The Asia Miner

OCT-DEC 2018

The ASIA Miner - Reporting Important Issues to Mining Companies in the Asia Pacific Region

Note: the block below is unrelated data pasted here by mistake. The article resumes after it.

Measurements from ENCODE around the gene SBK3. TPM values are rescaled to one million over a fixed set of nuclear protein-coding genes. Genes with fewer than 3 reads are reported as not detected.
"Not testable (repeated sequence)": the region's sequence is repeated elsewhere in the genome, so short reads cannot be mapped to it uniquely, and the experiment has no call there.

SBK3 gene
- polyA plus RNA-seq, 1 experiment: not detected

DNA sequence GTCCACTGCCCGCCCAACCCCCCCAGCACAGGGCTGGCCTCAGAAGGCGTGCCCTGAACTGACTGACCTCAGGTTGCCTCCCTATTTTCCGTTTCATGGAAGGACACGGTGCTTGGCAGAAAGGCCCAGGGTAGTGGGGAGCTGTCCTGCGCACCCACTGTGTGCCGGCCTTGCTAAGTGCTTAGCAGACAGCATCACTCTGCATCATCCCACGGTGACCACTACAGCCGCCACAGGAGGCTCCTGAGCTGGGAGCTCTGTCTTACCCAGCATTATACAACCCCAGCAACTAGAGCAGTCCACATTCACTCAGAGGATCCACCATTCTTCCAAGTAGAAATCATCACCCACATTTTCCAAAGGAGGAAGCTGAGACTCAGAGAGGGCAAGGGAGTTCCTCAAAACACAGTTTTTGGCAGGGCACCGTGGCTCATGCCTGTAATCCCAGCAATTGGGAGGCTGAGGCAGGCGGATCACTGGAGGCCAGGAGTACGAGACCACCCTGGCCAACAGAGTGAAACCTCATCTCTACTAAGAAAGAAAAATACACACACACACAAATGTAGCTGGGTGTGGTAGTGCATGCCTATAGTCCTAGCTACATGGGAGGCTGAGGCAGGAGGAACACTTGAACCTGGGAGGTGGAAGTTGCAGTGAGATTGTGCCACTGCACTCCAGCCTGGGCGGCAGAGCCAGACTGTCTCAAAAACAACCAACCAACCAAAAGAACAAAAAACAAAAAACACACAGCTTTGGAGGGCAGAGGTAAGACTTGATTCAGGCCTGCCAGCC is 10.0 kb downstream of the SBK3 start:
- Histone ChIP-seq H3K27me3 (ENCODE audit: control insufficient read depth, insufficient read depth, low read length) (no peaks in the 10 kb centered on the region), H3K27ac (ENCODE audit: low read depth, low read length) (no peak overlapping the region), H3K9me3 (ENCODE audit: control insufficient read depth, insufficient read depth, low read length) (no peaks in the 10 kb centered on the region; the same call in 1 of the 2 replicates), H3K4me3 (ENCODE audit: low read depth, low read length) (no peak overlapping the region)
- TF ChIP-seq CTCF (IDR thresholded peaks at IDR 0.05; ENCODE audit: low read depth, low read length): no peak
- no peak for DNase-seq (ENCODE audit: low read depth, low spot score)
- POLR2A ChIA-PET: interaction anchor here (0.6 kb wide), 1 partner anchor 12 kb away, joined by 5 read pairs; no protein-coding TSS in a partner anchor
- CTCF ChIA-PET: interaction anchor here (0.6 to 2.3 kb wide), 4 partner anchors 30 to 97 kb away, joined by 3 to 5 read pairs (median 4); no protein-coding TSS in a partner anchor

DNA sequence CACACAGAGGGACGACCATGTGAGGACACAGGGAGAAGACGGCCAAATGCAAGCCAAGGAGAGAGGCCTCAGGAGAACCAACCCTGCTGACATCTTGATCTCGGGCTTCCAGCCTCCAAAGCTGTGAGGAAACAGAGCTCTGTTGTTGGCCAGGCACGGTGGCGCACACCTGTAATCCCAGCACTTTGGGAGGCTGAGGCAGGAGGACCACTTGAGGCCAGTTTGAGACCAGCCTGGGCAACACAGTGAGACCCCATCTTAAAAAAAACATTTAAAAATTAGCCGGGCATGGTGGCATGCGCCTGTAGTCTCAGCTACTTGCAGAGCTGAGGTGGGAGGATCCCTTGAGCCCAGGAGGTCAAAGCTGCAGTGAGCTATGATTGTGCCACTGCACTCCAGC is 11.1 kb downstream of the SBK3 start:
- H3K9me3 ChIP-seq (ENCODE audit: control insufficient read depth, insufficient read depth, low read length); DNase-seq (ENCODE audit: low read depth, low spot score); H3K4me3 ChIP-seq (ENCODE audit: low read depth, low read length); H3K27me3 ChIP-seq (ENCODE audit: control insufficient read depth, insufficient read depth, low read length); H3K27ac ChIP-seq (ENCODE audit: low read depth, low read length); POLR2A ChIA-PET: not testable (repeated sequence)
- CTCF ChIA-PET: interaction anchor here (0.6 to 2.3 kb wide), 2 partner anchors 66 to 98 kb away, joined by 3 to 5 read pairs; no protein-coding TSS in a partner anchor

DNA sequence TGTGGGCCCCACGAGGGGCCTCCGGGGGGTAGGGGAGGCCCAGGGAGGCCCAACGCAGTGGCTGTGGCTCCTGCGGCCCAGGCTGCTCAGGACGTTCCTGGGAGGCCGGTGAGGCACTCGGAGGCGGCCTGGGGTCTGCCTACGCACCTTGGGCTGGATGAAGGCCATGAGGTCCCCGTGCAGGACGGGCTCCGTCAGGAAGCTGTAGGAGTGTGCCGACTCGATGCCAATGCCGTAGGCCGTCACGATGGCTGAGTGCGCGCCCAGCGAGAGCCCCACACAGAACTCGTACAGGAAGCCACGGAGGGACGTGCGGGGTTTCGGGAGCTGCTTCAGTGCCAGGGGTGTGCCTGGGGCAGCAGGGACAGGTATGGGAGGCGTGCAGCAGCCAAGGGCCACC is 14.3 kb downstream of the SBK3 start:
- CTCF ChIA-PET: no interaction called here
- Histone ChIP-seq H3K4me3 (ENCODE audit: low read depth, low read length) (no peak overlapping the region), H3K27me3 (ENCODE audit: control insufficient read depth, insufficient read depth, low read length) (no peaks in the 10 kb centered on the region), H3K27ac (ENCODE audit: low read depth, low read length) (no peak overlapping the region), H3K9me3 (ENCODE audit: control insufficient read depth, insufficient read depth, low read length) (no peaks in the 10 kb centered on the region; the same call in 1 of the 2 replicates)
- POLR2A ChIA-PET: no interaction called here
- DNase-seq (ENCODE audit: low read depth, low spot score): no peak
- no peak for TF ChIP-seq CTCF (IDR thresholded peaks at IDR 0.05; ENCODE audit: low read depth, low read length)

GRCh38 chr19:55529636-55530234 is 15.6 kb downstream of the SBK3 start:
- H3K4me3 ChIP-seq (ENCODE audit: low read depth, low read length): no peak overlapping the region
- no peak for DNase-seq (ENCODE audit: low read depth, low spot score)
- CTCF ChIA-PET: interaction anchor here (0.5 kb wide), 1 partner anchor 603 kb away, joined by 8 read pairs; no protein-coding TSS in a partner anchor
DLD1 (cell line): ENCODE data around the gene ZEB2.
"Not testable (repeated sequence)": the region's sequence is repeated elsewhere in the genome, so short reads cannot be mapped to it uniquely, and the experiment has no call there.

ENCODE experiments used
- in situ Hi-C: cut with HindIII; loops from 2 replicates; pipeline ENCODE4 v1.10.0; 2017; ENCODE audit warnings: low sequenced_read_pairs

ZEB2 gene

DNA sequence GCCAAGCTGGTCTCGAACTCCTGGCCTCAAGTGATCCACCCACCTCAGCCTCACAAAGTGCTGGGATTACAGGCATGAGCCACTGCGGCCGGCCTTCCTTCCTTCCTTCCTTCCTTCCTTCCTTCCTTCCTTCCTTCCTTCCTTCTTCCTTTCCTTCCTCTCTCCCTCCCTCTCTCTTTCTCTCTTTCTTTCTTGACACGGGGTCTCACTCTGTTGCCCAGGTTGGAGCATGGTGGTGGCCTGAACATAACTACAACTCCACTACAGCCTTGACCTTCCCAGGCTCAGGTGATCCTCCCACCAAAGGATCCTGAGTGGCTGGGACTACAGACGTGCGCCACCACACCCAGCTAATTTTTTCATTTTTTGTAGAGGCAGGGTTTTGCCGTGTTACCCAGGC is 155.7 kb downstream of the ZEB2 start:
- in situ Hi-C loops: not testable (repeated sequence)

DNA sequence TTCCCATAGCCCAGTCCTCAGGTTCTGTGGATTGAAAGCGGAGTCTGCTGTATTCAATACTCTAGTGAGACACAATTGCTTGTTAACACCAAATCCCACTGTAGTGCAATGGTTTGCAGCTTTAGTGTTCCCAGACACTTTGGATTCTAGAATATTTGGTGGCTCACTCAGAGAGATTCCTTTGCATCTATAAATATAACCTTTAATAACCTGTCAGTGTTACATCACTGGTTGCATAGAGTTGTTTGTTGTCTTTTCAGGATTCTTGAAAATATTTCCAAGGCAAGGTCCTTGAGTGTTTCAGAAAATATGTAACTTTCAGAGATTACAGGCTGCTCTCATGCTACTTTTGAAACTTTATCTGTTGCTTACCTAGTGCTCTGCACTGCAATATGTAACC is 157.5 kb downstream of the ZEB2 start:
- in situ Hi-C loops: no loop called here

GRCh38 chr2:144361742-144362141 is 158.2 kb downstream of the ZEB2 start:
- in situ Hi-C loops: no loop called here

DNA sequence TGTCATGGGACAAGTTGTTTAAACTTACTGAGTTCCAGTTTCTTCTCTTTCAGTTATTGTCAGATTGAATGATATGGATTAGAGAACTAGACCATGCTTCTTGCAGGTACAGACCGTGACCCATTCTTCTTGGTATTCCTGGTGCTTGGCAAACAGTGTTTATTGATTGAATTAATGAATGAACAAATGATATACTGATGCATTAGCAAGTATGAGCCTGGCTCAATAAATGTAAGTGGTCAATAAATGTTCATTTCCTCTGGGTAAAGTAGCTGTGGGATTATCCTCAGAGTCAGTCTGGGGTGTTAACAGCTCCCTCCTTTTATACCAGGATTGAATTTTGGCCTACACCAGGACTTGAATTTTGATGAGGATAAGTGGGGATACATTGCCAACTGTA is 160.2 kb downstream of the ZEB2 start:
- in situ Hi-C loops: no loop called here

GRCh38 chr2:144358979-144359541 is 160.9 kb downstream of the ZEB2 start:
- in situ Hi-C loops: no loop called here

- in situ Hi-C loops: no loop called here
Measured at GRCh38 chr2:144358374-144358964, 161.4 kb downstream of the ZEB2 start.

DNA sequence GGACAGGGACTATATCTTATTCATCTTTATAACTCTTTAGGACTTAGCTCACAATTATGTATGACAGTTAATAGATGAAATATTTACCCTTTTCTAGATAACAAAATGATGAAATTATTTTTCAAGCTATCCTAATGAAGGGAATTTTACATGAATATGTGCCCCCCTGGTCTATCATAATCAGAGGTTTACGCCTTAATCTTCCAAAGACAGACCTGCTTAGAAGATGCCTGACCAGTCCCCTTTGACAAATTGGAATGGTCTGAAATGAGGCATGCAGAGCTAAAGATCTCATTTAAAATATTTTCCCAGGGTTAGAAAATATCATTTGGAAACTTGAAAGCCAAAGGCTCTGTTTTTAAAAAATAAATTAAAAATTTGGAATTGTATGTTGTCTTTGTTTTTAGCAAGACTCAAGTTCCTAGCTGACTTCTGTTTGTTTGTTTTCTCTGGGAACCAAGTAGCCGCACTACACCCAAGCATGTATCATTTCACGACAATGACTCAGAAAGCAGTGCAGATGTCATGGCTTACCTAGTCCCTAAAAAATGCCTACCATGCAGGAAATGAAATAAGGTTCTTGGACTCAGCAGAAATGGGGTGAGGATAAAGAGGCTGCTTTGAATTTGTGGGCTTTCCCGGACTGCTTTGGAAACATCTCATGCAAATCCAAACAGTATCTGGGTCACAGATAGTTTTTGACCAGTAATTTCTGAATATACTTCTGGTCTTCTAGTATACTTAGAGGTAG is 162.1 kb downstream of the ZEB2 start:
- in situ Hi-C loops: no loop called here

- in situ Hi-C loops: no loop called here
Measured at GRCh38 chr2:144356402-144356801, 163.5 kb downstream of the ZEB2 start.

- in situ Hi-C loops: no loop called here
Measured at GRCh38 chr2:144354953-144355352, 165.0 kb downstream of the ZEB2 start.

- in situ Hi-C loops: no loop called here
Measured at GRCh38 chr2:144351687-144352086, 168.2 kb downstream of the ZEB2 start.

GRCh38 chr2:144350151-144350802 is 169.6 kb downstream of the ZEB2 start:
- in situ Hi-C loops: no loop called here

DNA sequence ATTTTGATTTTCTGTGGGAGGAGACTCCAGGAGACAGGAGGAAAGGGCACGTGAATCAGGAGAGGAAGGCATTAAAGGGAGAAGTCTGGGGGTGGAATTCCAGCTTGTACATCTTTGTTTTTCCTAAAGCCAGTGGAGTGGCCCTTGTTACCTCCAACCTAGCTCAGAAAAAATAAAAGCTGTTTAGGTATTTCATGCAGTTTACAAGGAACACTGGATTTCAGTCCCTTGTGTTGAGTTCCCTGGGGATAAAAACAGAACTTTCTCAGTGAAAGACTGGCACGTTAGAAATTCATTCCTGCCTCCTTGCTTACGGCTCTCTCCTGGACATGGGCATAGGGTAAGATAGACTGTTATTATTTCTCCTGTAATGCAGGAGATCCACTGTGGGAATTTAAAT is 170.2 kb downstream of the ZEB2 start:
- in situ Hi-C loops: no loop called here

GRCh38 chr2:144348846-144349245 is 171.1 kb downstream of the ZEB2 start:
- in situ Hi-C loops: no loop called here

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the asia miner • volume 15 • issue 4 22 WASTE TO ENERGY Australian waste industry is facing difficult ঞmes as it bales increasing problems with the exportaঞon of its waste out of the country. Landfill is increasing – with more material unable to find a home in the circular economy; prices for waste services are increasing; and the public is growing more incredulous in their faith that, even if they carefully select what is placed in the kerbside recycling bins, it doesn't end up in landfill. Adding to this the rising cost of energy, wages and compliance faced by the enঞre industry, Australia risks spiralling into an import economy that relies on overseas products and materials, all the while contaminaঞng the environment with waste. Cue Waste to Energy – a more sustainable and environmentally responsible disposal of our refuse. It is widely agreed on, and proven in overseas markets, that robust and efficient waste to energy faciliঞes can be integrated into the overall waste treatment process. As shown in Europe, by providing renewable sustainable base line energy producঞon and reducing energy costs, they have wider benefits than just landfill diversion. The reducঞon of energy costs could encourage both local and internaঞonal industry and manufacturing back into the country. With a resurgence in industry we could create addiঞonal jobs and domesঞc markets for our recovered recyclable material, creaঞng a true circular economy. We have seen a rapid increase in Biotreatment plants, as well as the use of organic and bio degradable material, to produce syngas which is then cleaned, treated and used as a fuel to drive turbines or generators. The technology has gained acceptance amongst the community and has a posiঞve impact on the treatment of those waste streams. Yet, waste to energy appears to hit conঞnuous obstacles. One key barrier is the lack of understanding of the process and technology. Contrary to public percepঞon, thermal treatment plants do not replace recycling but work with the recycling sector to take the large amount of residual material, divert it from landfill, extract its retained energy and reduce its volume by around 70 per cent – depending on the technology chosen. The boom ash produced from the process is then treated again to remove any remaining metals, which are recycled into useable products. Then, depending on the process type, the remaining ash can be used as road base material, reducing the requirement for virgin rock. Alternaঞvely, it can be added to concrete to again reduce the amount of virgin material used. As a last resort, it can be disposed of in a secure, well-designed landfill. Waste to energy faciliঞes also leave a far smaller footprint on the environment than generally believed. With flu gasses scrubbed and cleaned to ensure no toxins are emied into the atmosphere, in most cases, modern waste to energy faciliঞes emit less harmful gases than tradiঞonal coal fired power plants so heavily relied on in Australia for most of our energy supply. The tradiঞonal "green" energy technologies such as wind and solar, although providing very good and clean energy alternaঞves with no emissions to atmosphere during the generaঞon phase, also have problems. Wind power has faced concerns relaঞng to noise contaminaঞon of the local environment and has faced criঞcism for being an unsightly blemish on the landscape. As a result, most wind farms are located in remote areas requiring addiঞonal infrastructure in the form of high-tension wires to "transport" the power to communiঞes. Producঞon of wind power is also strictly governed by the speed of the wind. Contrary to popular belief, a turbine will not generate power in high wind condiঞons. Solar power has faced similar problems with locaঞon. Addiঞonally, power will only be generated during the day, requiring large storage capacity to provide power conঞnuously. Adding to this, the cell manufacturing process uses harmful chemicals and processes. Once they are at end of their lifecycle, approximately within 20 to 25years, the cells require special treatment to handle the toxic substances contained within. When compared to energy from waste, as progressive as they may be in greening our energy producঞon, neither solar nor wind can by themselves provide much needed base load power to the grid. Waste to energy plants, however, operate non-stop. They have strictly controlled outputs to atmosphere and most by-products have a useful secondary home, making this third player in our energy producঞon race a very strong and plausible contender. Is Australia finally ready for a shi[ towards Waste to Energy? The question of residual waste in Australia By Kurt Palmer, Business Development Manager – Environmental, STEINERT Australia

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